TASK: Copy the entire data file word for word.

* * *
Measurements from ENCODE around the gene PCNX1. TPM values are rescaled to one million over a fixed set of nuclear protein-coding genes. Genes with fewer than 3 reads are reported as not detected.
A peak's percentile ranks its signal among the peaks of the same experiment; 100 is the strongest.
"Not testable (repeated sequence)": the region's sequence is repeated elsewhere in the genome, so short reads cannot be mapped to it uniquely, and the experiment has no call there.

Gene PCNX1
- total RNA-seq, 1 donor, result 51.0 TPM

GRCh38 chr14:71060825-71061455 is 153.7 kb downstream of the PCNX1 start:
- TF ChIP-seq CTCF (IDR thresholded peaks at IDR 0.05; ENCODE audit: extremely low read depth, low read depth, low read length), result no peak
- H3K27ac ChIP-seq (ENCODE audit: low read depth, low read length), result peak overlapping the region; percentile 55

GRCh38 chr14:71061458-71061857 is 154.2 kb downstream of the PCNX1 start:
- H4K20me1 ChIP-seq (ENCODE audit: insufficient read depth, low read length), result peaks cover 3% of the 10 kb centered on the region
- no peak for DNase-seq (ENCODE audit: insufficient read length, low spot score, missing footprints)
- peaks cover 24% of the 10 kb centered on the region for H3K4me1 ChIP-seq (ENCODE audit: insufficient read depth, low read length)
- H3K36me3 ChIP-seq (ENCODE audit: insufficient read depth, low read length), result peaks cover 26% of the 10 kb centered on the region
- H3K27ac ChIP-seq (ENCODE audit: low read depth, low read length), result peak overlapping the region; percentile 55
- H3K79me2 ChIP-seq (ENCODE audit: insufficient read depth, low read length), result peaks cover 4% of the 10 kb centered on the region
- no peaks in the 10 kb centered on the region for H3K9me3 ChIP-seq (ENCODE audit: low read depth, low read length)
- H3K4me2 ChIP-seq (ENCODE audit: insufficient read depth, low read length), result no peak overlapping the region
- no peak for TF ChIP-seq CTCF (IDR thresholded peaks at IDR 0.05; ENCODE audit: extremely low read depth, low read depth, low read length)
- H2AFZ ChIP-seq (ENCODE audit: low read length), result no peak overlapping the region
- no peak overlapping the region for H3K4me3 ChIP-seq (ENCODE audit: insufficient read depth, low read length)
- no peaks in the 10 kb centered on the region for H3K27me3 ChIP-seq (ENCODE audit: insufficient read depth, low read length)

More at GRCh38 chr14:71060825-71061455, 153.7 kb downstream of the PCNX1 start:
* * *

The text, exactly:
Measurements from ENCODE around the gene PCNX1. TPM values are rescaled to one million over a fixed set of nuclear protein-coding genes. Genes with fewer than 3 reads are reported as not detected.
A peak's percentile ranks its signal among the peaks of the same experiment; 100 is the strongest.
"Not testable (repeated sequence)": the region's sequence is repeated elsewhere in the genome, so short reads cannot be mapped to it uniquely, and the experiment has no call there.

Gene PCNX1
- total RNA-seq, 1 donor, result 51.0 TPM

GRCh38 chr14:71060825-71061455 is 153.7 kb downstream of the PCNX1 start:
- TF ChIP-seq CTCF (IDR thresholded peaks at IDR 0.05; ENCODE audit: extremely low read depth, low read depth, low read length), result no peak
- H3K27ac ChIP-seq (ENCODE audit: low read depth, low read length), result peak overlapping the region; percentile 55

GRCh38 chr14:71061458-71061857 is 154.2 kb downstream of the PCNX1 start:
- H4K20me1 ChIP-seq (ENCODE audit: insufficient read depth, low read length), result peaks cover 3% of the 10 kb centered on the region
- no peak for DNase-seq (ENCODE audit: insufficient read length, low spot score, missing footprints)
- peaks cover 24% of the 10 kb centered on the region for H3K4me1 ChIP-seq (ENCODE audit: insufficient read depth, low read length)
- H3K36me3 ChIP-seq (ENCODE audit: insufficient read depth, low read length), result peaks cover 26% of the 10 kb centered on the region
- H3K27ac ChIP-seq (ENCODE audit: low read depth, low read length), result peak overlapping the region; percentile 55
- H3K79me2 ChIP-seq (ENCODE audit: insufficient read depth, low read length), result peaks cover 4% of the 10 kb centered on the region
- no peaks in the 10 kb centered on the region for H3K9me3 ChIP-seq (ENCODE audit: low read depth, low read length)
- H3K4me2 ChIP-seq (ENCODE audit: insufficient read depth, low read length), result no peak overlapping the region
- no peak for TF ChIP-seq CTCF (IDR thresholded peaks at IDR 0.05; ENCODE audit: extremely low read depth, low read depth, low read length)
- H2AFZ ChIP-seq (ENCODE audit: low read length), result no peak overlapping the region
- no peak overlapping the region for H3K4me3 ChIP-seq (ENCODE audit: insufficient read depth, low read length)
- no peaks in the 10 kb centered on the region for H3K27me3 ChIP-seq (ENCODE audit: insufficient read depth, low read length)

More at GRCh38 chr14:71060825-71061455, 153.7 kb downstream of the PCNX1 start: